01 May 2006
It was a very productive weekend for the Acura ITX carPC project. At the end of the day, the dashboard chassis is complete, and the only thing that remains is the faceplate mounting bracket and its related parts.
If you missed Part 1, you can read it here:
Fabricating the Dashboard Chassis, Pt 1
Picking up where we left off, the various cutouts have been made in the chassis which allow it to mount very snugly into the existing mounting bracket that is part of the dashboard in the Acura CL.
A quick fitting of the ABS burlwood trim over the headunit assembly gives a (very) rough idea of what the final assembly will look like. (The protective film over the woodgrain trim has not yet been removed, so the color is not quite true, and creates an array of reflections and visual distortion. However, the general idea is there). Cutting the ABS plastic was relatively easy when done against a metal straightedge, and required only 5-10 easy passes with a sharp utility knife.
The next step in the process was to cut the mounting slots through which the Alpine headunit and the MTSVO-SC touchscreen will be secured. This took some precise measuring, remeasuring, and cutting with the dremel wheel. (By the way, Craftsman dremel wheels are garbage. They wore down in no time at all).
The entire process took a decent portion of the afternoon, since I didn't want to have to scrap the chassis and go back to square one, wanting to finish the project in the next week or two at the latest.
An initial test mounting of the chassis, with the slots cut, and the Alpine headunit mounted, shows an almost perfect fit.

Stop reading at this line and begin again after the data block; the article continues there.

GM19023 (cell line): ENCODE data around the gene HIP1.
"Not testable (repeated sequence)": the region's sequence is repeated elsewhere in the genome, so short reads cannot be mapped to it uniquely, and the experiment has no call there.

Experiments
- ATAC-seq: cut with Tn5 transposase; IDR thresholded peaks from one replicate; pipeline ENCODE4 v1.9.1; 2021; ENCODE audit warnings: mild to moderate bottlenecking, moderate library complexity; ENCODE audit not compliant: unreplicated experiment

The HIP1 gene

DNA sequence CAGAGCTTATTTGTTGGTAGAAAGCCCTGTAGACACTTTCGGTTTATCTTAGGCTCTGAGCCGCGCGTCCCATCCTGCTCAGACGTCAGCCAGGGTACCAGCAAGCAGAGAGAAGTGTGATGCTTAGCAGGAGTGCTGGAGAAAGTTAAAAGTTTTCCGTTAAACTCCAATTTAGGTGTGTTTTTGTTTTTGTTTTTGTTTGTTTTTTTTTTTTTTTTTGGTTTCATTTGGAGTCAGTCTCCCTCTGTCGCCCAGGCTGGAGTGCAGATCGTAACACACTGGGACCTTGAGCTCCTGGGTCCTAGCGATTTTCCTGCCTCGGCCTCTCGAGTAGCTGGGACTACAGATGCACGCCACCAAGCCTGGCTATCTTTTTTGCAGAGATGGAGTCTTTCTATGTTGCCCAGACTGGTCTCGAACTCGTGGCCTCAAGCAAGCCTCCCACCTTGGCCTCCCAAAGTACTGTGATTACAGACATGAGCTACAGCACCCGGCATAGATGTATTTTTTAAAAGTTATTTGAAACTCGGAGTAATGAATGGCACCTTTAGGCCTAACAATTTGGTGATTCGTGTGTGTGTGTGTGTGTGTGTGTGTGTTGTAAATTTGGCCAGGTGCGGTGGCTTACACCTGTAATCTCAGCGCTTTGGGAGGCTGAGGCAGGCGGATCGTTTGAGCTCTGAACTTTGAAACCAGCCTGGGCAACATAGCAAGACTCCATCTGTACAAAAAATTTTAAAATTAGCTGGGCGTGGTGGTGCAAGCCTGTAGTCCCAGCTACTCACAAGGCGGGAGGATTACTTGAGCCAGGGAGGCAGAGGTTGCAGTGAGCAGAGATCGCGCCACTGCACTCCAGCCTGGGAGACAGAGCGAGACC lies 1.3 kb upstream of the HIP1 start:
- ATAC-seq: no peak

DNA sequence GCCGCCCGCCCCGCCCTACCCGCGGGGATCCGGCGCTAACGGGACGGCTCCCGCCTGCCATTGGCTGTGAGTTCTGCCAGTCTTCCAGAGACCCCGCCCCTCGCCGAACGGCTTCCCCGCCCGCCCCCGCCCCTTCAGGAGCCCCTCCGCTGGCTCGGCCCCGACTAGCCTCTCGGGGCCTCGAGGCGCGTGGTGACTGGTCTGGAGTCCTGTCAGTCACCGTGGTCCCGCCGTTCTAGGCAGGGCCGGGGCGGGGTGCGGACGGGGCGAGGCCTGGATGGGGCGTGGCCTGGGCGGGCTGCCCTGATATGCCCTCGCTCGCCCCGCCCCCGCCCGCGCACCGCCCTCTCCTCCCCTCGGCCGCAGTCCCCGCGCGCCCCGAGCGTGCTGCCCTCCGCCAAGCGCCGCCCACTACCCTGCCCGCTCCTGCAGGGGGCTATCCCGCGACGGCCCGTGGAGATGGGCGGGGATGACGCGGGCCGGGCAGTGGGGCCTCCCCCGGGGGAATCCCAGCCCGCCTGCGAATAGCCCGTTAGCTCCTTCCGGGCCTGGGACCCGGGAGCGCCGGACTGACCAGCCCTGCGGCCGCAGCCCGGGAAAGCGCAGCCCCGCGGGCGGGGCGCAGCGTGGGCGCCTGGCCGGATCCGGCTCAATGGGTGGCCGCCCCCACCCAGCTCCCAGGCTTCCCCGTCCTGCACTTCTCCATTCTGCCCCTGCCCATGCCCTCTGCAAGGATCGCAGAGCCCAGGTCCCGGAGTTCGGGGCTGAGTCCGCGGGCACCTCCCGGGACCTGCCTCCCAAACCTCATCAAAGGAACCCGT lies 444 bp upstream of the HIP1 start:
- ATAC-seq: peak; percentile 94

Additionally, the vertical angle against the plane of the dashboard is nearly 100% perfect, which should provide a seamless fit against the woodgrain trim once the carputer faceplate is complete and can be mounted. The Alpine and MTSVO-SC touchscreen cables will be dropped behind the chassis, once installed, and run down the centerline of the car and into the trunk, where they will be connected to the mini-itx car computer.
Aluminum standoffs were used between the two units to ensure an exact parallel spacing between the two units prior to cutting the slots for the MTSVO-SC retractable touchscreen.
The next stage involved the cutting to-size of a large sheet of tinted plexiglass. This will be used as a standoff layer and will sit against the dashboard chassis, and under the burlwood trim. The proces of fabricting the chassis faceplate will be illustrated in more detail in Part 3 of this story...
Continue on to Part 3 of the dashboard fabrication story:
or, What my speakers are currently pumping...
Peter Tosh - Equal Rights
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mobile computing, carputer, carPC, mini-itx, Acura, touchscreen, LCD, fabrication